Two Div IV programs that beat a combined 3 other schools this season. Both have second year coaches. And in both communities parents are actively debating moving their kids or looking for another coach. It is particularly bad in the SW valley because Desert Edge has turned the corner and is a viable alternative to Estrella. Buckeye is playing some great ball as well.
Estrella was awful last season as well. Wick lost to a 1-9 Santa Cruz team so I can't say they jumped off the field and distinguished themselves with any big wins.
I read the Wickenburg Sun and every week it is an excuse. Long hot bus rides. Tough opponents. Brutal schedule.
Estrella has too good of a location to be falling apart.
These are good coaching jobs with plenty of community support and consistent pipelines of talented kids available. It is sad to see two former 3A West teams fall on hard times amid coaching changes. Rich Hoyt and Norris Vaughan where are you old men when we need you?
Wickenburg certainly has a proud tradition. It's hard to pinpoint one or two things that happened to them this season. I think some of it has to do with the physical location of Wickenburg - meaning the economic aspect. Jobs, loss of jobs, growth, etc. People moving out and not moving in. That said, they didn't play like Wickenburg teams in the past, nor did they physically resemble them though. It may be a combination of the economic situation and the fact that they didn't have the horses they normally have - especially up front. Their schedule isn't terrible and they should be competitive enough to make the playoffs. I've heard that the AD - Clark is an approachable and smart guy. The type that definitely wants to win, but isn't going to fire a coach over one or two bad seasons. I think they wait a year and don't make a change this season.
Estrella is an interesting situation. Coach Early is a good coach. Other coaches will tell you that. But that job never opened up to the public. EFHS resides in the Buckeye Union District. When that job opened, it was in the beginning of the economic spiral downward. EFHS was most concerned about keeping teachers and weren't 100% certain if they were going to make changes or not. Coach Early had been on staff for quite some time and took over. They played a lot of underclassman and have a good nucleus of youth. But the offense they run doesn't fit the players at all. So that should change and perhaps bringing in some other coaches to allow Coach Early to be a HC and run the entire program is needed. The AD - Fahleson has been known to behave arrogantly and people have mixed emotions about him because of his personality. He runs a tight ship and is also the President on the AIA Executive Board. Given his personality and status - he may more concerned about who he can work with, more than what the community thinks.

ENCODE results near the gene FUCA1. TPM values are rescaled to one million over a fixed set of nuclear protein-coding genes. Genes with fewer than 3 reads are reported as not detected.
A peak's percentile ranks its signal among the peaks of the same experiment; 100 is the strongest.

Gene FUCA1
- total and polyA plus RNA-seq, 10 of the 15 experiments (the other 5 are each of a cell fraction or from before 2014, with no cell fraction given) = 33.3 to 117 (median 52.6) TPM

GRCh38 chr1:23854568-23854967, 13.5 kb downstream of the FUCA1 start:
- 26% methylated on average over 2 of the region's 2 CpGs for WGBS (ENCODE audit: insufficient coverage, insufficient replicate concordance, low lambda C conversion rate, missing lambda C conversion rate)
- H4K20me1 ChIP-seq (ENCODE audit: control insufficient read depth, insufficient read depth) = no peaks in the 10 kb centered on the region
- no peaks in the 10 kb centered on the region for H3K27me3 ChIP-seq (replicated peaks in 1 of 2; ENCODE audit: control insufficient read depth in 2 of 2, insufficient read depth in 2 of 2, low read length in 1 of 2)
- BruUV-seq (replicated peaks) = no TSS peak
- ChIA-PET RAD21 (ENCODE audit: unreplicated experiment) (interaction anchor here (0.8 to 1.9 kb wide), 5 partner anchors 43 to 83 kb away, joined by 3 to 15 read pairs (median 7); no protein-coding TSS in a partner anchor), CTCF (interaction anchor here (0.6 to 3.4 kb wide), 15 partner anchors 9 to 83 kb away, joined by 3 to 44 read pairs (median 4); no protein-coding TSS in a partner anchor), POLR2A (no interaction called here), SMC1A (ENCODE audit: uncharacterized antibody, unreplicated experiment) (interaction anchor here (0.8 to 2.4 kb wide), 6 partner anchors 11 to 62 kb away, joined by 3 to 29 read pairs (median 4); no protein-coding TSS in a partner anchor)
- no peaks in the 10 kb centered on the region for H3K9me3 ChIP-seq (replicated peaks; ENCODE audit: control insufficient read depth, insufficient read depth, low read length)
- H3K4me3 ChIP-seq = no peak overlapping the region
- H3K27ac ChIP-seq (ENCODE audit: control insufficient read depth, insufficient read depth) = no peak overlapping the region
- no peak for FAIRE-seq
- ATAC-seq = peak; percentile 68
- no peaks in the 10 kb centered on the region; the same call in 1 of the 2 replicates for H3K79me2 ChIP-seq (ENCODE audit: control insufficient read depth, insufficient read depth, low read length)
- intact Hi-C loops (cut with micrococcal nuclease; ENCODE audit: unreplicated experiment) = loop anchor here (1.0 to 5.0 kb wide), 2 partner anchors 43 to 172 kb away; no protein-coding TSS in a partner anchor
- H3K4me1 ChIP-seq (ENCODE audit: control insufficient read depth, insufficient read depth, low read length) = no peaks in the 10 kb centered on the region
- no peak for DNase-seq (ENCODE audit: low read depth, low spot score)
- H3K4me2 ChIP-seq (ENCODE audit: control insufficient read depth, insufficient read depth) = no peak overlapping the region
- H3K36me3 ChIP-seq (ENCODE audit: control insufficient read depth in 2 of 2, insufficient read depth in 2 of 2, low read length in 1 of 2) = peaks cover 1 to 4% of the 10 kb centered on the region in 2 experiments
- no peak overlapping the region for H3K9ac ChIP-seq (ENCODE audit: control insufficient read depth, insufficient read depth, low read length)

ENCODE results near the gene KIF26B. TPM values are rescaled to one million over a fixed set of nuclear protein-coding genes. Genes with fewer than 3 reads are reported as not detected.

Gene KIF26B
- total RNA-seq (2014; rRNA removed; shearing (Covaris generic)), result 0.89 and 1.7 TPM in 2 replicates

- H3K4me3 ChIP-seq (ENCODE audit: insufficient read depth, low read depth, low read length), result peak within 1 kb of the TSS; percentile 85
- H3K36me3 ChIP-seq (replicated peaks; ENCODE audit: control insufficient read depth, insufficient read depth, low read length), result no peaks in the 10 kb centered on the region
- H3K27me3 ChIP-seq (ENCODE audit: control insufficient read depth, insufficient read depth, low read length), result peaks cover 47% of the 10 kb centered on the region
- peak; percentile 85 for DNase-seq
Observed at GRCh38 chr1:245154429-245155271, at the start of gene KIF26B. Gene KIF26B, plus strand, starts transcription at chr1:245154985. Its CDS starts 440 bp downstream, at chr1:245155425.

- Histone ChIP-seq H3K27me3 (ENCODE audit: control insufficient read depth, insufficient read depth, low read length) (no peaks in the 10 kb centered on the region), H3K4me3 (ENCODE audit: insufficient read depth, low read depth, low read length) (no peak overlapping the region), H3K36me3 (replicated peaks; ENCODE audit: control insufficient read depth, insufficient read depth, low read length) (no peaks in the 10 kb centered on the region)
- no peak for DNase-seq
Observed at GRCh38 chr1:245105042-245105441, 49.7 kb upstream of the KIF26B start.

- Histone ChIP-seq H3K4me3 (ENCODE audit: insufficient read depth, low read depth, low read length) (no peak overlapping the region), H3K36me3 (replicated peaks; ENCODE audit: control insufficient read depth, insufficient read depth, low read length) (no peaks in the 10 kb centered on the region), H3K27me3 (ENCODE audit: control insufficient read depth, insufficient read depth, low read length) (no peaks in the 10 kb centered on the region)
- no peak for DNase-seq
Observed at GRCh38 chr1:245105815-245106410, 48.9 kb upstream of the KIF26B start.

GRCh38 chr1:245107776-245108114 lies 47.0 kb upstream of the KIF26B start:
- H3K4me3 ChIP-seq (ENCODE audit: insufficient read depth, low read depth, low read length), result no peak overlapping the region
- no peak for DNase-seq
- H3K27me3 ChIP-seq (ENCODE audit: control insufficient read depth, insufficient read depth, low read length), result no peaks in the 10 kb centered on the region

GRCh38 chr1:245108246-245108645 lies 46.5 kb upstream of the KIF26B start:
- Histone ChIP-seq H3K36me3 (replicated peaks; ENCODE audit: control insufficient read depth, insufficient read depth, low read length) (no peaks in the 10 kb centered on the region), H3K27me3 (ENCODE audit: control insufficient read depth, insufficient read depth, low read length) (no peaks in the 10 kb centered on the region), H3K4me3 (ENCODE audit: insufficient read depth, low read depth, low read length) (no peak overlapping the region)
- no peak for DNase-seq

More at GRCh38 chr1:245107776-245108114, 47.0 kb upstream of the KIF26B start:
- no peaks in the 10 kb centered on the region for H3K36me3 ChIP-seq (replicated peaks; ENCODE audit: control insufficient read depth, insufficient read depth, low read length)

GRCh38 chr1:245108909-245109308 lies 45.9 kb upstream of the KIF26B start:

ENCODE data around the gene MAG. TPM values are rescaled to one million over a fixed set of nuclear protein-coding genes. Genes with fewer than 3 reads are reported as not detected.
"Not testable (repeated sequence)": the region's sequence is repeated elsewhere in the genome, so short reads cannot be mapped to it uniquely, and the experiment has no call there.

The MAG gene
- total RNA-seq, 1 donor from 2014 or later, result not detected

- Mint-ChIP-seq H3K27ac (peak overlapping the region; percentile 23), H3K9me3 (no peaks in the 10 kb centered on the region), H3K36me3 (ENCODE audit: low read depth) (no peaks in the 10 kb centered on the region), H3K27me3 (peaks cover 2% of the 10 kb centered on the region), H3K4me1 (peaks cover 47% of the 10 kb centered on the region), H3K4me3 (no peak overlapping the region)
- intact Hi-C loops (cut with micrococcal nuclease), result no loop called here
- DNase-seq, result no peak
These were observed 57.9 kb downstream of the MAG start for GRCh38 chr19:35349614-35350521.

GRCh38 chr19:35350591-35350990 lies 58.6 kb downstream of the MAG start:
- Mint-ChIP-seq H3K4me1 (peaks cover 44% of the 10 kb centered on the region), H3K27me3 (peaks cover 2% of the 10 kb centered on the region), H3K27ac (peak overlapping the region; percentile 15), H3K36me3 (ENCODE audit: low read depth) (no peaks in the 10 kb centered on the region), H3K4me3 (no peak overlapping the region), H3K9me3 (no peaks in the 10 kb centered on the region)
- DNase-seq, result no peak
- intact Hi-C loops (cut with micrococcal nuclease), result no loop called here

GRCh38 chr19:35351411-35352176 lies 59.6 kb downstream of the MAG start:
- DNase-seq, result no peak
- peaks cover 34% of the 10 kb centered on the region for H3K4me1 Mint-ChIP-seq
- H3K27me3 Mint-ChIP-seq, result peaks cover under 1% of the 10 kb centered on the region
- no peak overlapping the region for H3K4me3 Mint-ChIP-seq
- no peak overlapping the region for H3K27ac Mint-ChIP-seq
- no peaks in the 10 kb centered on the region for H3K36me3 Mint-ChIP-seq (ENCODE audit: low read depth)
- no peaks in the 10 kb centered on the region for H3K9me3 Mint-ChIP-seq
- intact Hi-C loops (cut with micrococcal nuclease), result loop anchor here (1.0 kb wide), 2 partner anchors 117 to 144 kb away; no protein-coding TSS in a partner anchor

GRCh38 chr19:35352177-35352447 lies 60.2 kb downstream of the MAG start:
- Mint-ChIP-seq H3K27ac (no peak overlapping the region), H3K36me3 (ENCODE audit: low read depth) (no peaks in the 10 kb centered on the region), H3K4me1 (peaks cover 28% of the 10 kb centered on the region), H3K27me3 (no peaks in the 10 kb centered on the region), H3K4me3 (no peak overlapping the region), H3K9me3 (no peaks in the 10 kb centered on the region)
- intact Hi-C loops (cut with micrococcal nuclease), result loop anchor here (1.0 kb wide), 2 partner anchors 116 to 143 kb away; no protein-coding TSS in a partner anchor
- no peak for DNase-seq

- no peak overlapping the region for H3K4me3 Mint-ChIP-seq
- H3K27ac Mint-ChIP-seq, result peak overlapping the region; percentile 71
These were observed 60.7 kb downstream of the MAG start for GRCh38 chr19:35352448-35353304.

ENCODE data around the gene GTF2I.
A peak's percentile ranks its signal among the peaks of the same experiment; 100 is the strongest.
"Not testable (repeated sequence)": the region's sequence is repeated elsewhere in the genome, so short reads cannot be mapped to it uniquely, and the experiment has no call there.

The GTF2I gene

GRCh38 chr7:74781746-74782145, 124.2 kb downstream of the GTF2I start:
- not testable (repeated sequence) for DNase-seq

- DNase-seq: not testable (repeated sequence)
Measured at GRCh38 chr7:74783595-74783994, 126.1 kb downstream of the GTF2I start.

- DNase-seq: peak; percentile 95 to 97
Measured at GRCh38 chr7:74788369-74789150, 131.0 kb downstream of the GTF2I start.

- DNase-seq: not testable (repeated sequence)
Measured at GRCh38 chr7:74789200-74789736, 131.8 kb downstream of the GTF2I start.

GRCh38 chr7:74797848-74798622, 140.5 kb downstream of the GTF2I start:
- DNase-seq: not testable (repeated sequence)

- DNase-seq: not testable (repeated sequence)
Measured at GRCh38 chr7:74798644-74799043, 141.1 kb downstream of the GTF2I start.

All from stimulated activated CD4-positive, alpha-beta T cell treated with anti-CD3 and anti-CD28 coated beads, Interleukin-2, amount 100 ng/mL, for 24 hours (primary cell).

I like Clark at Wick a lot. I know it doesn't seem like it at times because I have been so critical of some of the moves in Wick, but he is such a good guy. I have known him for probably 7 years and the kids love him as well.
What I will say though is Wickenburg has a district that just consistently looks lost administratively. Little stuff like poor accounting practices with Booster and AD funds that Clark almost got run four years ago for. Poor application and background procedures. And you add in the pay scale and what you have is a district in an area that is pretty expensive to live that pays next to nothing. So teachers often commute from Congress, Morristown, Whitmann or Surprise.
Foothills has other dynamics including drawing on a bunch of Rainbow Valley kids and being in the epicenter of the West Valley real estate and employment collapse.
But both have good kids and good talent. Last season, EF had far better talent than this season and was just as bad. Trejo was a stud back. Their other components were good as well including studs up front. He ran a poor system and it was poorly executed.
Coaches evaluate each other based on a lot of factors and good assistants are guys that do what they are told, understand what the HC wants to do, and work as part of a unit. A good Captain does not equate to a good General. Sometimes, a good General is a decidedly mediocre captain because he is headstrong and opinionated. That is what you look for in a head coach. Not how well they did as an assistant, but their ability to lead because ultimately, they are the CEO of the football program, not some Vice President. They deal with pissed parents, fundraising, equipment, the administration, the kids, and set the agenda. They design the schemes and tailor the program to their talent.